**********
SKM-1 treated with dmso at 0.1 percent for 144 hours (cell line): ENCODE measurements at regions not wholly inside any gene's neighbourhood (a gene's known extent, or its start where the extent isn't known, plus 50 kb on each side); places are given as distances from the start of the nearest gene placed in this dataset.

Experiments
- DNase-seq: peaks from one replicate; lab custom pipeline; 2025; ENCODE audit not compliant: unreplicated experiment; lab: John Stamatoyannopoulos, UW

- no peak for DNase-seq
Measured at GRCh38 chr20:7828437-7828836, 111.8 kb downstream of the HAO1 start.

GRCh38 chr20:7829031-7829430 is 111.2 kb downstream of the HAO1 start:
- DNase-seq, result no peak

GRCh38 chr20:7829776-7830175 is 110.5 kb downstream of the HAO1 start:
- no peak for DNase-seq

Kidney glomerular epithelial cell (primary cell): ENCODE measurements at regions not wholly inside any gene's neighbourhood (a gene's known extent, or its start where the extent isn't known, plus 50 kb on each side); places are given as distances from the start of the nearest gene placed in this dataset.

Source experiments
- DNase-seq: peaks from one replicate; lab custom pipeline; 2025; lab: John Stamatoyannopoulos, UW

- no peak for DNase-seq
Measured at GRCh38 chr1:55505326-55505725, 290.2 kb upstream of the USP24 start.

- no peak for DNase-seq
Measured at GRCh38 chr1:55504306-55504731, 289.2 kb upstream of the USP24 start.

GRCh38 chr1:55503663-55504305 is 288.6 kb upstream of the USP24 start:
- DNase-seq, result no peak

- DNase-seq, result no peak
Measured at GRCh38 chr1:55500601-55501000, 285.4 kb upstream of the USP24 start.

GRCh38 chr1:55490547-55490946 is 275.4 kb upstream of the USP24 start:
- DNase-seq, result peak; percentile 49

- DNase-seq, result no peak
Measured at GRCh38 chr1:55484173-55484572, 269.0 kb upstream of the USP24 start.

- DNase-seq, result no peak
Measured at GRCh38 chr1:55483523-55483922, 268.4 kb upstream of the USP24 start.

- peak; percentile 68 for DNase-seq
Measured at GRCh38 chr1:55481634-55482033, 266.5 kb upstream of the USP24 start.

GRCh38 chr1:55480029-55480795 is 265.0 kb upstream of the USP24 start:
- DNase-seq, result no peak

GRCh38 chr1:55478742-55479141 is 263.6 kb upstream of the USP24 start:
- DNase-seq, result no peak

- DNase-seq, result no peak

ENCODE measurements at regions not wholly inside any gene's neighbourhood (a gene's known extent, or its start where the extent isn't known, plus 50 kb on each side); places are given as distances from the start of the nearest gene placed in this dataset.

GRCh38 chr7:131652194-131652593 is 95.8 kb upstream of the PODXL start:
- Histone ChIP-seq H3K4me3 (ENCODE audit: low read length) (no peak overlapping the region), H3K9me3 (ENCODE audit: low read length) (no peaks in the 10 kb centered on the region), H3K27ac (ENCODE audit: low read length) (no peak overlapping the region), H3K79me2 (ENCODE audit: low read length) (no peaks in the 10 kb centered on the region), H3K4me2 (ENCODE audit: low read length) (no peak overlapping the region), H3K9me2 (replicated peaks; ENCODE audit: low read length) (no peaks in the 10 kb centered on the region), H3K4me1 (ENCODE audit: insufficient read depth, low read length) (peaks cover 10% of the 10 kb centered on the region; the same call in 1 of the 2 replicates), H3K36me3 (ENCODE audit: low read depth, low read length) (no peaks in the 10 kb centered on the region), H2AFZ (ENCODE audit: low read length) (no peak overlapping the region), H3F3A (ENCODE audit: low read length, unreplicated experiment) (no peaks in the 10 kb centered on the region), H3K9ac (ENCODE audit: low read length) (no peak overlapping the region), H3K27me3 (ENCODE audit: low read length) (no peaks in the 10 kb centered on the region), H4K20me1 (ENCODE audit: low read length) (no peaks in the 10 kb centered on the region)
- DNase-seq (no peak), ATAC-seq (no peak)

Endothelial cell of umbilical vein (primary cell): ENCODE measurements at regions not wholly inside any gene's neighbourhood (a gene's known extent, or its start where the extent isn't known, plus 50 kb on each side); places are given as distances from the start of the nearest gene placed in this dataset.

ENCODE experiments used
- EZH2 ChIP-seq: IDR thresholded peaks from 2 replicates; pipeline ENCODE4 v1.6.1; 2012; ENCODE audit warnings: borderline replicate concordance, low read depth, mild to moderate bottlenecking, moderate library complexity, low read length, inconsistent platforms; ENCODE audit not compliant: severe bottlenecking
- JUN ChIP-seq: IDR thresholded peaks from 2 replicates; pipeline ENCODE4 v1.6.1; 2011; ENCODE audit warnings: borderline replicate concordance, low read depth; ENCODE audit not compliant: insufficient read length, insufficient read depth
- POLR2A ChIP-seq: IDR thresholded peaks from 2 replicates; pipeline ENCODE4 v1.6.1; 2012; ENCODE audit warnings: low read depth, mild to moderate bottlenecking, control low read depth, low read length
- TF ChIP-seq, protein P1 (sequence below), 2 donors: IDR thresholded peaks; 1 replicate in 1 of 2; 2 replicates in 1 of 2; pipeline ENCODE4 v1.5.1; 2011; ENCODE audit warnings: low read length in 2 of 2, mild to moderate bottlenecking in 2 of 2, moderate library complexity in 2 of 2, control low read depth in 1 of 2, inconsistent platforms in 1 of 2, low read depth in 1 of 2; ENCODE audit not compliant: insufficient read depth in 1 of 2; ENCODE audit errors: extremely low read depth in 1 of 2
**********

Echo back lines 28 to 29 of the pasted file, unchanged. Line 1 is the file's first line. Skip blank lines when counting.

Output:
Measured at GRCh38 chr1:55481634-55482033, 266.5 kb upstream of the USP24 start.

GRCh38 chr1:55480029-55480795 is 265.0 kb upstream of the USP24 start: